Hamilton lands absurd Austrian pole
Lewis Hamilton has come away with pole for the Austrian Grand Prix despite spinning his car on his crucial final qualifying lap.
Hamilton lost control of his Mercedes at the first turn, temporarily leaving his provisional pole open to Nico Rosberg, who was ahead of him on the road.
“Generally it was quite a difficult qualifying session for everyone, especially with the rack conditions,” said Hamilton.
“I was grateful I got my lap in the first run of Q3 — then I put in the effort on the last run, but I locked the rears. I thought I’d lost it there.”
Bizarrely, however, Rosberg responded by himself losing control of his car before crossing the line, surrendering the opportunity and consigning himself to P2.
“I’m not sure [what happened],” said Rosberg, who left his car to the marshals to trudge back to the pits by foot.
“I went on the astroturf on the second-to-last corner — maybe it was still a bit wet or maybe I overdid it — but I lost it there.”
More painful still was the Rosberg’s sector times up to that point suggested he was likely to snatch pole from his teammate with his last-gasp lap.
“Definitely gutted,” he said. “Lewis was two-tenths [of a second] quicker, and I was two-tenths up, so I went for it because I knew it was close.
“It’s a very challenging track and it’s easy to make mistakes.”
Sebastian Vettel, the man closest to challenging Mercedes, was unable to capitalise on what could have been Mercedes’ misfortune, qualifying third with a 0.155 gap between him and his second-placed compatriot.
“Once again I thought we could probably have a bit of a word, but unfortunately [Mercedes] were a bit too quick,” said the Ferrari driver.
“We tried everything. I think we generally looked good through free practice, and I think Q1 looked good for us. We slipped into the groove quite nicely.
“[But] in the last part of qualifying generally Mercedes-powered cars are able to turn up performance quite a bit.”
Ferrari has looked close all weekend, and are expected to look more competitive in race trim on Sunday.
Felipe Massa could only qualify in fourth place at the circuit he scored Williams’ only pole last season, but did so by easily overpowered teammate Valtteri Bottas, who qualified in sixth, by one and a half tenths.
Between the Williams pair sits Nico Hulkenberg, fresh from his Le Mans victory with Porsche last weekend (perhaps you heard), in his Force India.
Max Verstappen put in an outstanding effort in the tricky, slightly damp conditions to qualify seventh and ahead of Red Bull Racing senior driver Daniil Kvyat by eight-hundredths of a second.
Kvyat himself acquitted himself by putting his RB11 into Q3 after teammate Daniel Ricciardo was eliminated in the previous session, and was able to keep an impressive Felipe Nasr at arm’s length.
Romain Grosjean qualified tenth after brake problems hampered his Q3 session.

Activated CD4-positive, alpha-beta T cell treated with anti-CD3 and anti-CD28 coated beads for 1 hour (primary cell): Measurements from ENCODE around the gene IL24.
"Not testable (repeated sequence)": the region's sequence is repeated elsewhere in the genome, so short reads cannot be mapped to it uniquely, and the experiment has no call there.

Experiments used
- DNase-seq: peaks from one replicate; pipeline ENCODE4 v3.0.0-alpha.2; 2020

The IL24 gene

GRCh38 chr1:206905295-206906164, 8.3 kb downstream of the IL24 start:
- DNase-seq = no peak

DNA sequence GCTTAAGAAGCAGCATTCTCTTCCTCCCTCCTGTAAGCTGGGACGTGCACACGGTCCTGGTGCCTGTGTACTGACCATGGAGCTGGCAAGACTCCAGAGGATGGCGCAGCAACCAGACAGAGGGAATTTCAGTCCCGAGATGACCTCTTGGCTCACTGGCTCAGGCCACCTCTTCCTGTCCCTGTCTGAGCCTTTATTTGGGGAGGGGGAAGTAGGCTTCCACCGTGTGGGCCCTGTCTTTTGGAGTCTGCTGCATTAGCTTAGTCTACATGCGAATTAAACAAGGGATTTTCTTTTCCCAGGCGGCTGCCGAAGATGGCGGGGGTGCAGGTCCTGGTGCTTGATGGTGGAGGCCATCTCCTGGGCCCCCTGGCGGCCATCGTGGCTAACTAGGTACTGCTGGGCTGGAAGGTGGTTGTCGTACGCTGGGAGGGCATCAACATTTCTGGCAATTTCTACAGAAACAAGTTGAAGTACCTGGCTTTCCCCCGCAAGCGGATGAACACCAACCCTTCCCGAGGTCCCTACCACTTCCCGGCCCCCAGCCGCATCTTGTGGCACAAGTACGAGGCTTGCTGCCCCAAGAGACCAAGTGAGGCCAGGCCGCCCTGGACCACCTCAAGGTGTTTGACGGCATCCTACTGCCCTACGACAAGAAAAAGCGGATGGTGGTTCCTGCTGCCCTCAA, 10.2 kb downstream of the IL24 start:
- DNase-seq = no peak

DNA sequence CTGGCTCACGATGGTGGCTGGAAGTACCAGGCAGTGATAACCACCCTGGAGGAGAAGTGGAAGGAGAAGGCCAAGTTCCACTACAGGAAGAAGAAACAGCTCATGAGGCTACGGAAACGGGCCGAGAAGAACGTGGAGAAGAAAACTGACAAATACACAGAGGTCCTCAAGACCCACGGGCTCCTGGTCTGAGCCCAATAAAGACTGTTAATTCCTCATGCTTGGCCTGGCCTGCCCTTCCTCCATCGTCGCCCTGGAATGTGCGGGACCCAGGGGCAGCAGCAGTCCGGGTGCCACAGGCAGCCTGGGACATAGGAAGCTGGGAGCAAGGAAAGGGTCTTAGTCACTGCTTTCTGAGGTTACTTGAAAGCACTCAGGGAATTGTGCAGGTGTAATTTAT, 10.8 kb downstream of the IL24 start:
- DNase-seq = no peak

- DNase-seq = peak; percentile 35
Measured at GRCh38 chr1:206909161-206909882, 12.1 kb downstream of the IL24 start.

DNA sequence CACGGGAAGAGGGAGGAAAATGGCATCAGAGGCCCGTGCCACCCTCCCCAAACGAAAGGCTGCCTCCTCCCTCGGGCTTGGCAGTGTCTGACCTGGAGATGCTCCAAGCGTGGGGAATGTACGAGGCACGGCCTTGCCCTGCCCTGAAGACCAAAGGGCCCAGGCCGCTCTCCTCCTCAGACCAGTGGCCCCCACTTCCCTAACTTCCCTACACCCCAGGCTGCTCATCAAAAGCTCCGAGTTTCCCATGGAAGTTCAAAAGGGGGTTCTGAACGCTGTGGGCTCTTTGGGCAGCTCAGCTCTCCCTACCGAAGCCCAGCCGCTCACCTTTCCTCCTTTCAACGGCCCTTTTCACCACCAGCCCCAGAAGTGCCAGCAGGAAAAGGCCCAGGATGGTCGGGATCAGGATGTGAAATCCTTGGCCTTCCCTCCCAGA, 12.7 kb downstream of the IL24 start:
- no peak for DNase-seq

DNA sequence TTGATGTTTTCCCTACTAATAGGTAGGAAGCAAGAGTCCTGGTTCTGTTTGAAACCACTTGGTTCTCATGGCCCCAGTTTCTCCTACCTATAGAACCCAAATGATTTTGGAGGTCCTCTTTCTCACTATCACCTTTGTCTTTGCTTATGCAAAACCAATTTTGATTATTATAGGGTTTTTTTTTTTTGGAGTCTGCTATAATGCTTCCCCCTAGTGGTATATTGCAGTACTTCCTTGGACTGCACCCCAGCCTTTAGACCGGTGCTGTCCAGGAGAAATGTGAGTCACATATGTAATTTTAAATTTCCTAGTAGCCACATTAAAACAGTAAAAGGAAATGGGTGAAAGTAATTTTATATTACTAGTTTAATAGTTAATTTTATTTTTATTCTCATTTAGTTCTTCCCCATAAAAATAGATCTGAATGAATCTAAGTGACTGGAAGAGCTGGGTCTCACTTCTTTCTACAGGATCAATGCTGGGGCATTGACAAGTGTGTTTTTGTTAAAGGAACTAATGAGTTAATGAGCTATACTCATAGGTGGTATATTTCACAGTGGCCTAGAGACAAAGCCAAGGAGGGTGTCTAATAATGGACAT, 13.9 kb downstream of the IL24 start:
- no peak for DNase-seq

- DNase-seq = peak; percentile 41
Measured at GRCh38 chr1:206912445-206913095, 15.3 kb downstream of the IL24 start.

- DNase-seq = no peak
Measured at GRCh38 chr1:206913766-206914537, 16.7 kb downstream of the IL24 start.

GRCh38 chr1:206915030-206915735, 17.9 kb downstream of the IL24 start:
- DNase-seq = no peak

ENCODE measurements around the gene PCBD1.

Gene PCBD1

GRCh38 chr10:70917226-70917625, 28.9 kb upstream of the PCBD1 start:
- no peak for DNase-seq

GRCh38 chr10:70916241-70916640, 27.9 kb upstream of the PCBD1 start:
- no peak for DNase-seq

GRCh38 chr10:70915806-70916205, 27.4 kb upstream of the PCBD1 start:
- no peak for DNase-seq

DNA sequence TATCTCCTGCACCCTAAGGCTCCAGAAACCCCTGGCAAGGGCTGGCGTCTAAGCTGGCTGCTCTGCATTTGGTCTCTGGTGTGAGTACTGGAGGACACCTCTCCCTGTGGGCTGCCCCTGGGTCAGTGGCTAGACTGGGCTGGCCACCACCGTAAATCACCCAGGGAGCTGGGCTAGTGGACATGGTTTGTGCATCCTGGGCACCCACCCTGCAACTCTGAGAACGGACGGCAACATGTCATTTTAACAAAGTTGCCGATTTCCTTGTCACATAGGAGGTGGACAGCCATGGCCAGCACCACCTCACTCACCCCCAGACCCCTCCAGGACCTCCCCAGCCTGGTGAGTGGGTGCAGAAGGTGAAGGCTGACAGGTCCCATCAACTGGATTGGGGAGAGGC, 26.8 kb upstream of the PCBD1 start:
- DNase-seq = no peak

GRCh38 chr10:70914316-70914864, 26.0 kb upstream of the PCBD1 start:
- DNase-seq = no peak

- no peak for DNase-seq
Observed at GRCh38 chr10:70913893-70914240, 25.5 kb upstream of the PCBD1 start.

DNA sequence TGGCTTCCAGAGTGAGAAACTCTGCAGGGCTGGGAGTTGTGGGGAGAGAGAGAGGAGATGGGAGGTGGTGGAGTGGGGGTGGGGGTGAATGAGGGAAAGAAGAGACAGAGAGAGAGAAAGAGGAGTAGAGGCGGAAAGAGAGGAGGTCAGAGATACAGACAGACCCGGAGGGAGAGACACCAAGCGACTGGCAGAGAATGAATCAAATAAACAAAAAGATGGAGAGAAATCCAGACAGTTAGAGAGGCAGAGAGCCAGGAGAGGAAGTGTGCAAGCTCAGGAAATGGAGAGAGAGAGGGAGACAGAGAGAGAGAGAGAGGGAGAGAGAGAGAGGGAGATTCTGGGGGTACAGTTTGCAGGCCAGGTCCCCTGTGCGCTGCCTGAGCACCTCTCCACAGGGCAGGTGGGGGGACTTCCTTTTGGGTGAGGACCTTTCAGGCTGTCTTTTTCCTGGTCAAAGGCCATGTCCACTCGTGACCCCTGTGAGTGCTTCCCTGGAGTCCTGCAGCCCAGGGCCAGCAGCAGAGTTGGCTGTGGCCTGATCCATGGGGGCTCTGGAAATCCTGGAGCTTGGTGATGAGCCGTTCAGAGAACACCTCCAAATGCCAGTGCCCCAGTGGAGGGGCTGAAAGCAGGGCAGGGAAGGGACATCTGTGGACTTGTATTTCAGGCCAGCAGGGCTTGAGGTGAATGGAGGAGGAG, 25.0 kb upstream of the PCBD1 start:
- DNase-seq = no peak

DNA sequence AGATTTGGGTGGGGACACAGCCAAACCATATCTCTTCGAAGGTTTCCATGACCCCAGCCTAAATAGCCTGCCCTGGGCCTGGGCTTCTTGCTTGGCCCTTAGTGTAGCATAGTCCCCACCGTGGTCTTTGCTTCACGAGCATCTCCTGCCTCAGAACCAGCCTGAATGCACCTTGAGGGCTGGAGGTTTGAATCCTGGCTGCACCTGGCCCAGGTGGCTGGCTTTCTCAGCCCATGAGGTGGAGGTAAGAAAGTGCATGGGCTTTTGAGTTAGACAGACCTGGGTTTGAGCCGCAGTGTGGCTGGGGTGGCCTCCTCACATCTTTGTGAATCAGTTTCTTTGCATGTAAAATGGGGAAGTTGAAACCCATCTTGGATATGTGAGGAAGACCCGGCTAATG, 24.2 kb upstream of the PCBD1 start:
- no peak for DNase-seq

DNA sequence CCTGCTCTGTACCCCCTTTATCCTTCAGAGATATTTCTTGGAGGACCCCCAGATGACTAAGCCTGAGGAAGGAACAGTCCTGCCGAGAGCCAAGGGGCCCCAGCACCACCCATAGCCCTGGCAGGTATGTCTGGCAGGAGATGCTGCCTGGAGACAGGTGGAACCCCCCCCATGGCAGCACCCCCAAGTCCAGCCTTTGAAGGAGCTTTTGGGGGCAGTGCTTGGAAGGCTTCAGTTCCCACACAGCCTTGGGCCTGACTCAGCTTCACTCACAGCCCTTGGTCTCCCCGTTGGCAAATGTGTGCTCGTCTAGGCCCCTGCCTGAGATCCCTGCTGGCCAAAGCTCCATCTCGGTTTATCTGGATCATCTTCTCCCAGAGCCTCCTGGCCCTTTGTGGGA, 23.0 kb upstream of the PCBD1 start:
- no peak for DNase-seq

Most unhappy at the end of Q2 was Daniel Ricciardo, who failed to reach Q3 for the first time as Red Bull Racing driver after qualifying a lowly P14 and three-tenths of a second slower than his teammate Kvyat during the session.
Ricciardo’s misery largely came about after a brief off-track excursion that took temperature out of his tyres, meaning he could log a lap faster than only Fernando Alonso, who put his McLaren in fifteenth.
Compounding the result is that the Australian is carrying a ten-place engine change penalty into the race — and because he can only drop six places before reaching the back of the grid, he will also be forced to take a five-second stop/go penalty during the race.
Pastor Maldonado led the midfield eliminations in eleventh, just missing out on joining his teammate in the top ten shootout, but just ahead of Sauber’s Marcus Ericsson and Toro Rosso’s Carlos Sainz.
The track started damp after rain began falling halfway through free practice three earlier in the afternoon, prompting most drivers to set out on exploratory laps on the intermediate tyre.
The caution persisted for the first eight minutes thanks to the unusually slippery surface, but Felipe Nasr’s pioneering lap on the supersoft tyre was quick enough to convince the field to make the switch.
Time immediately began tumbling, with the top sports rotating between expected runners like Mercedes’ Nico Rosberg to propositions as absurd as McLaren’s Jenson Button.
When the music stopped it caught two world champions without a Q2 berth in Jenson Button in P17 and Ferrari’s Kimi Raikkonen in P18.
Most frustrating for Button is that he carries a 25-place grid penalty after changing his gearbox and taking fifth and sixth engine components, which exceeds the season limit of four.
With his qualifying position so low, he will start from the back of the grid and be forced to take a 10-second drive-through penalty during the race in lieu of the grid drop.
Raikkonen was particularly frustrated and was seen storming from his garage into the motor home, despite Ferrari insisting there were no problems with his car.
Sergio Perez was also knocked out in Q1, qualifying sixteenth, in Force India’s last race with its A-spec, 2014-plus chassis, while Roberto Merhi outqualified Manor teammate Will Stevens in nineteenth and twentieth.
2015 AUSTRIAN GP — PROVISIONAL QUALIFYING RESULTS
|5||Nico Hulkenberg||Force India-Mercedes||1:11.319||1:09.604||+0.823|
|7||Max Verstappen||Toro Rosso-Renault||1:11.307||1:09.631||+1.157|
|17||Daniil Kvyat*||Red Bull Racing-Renault||1:12.092||1:10.187||+1.258|
|12||Carlos Sainz||Toro Rosso-Renault||1:11.158||1:10.465||–|
|18||Daniel Ricciardo*||Red Bull Racing-Renault||1:11.973||1:10.482||–|
|13||Sergio Perez||Force India-Mercedes||1:12.522||–||–|
*Daniil Kvyat and Daniel Ricciardo both received 10-place grid penalties for taking fifth internal combustion engines.
^Fernando Alonso and Jenson Button both receive 25-place grid penalties for taking new power units and making unscheduled gearbox changes.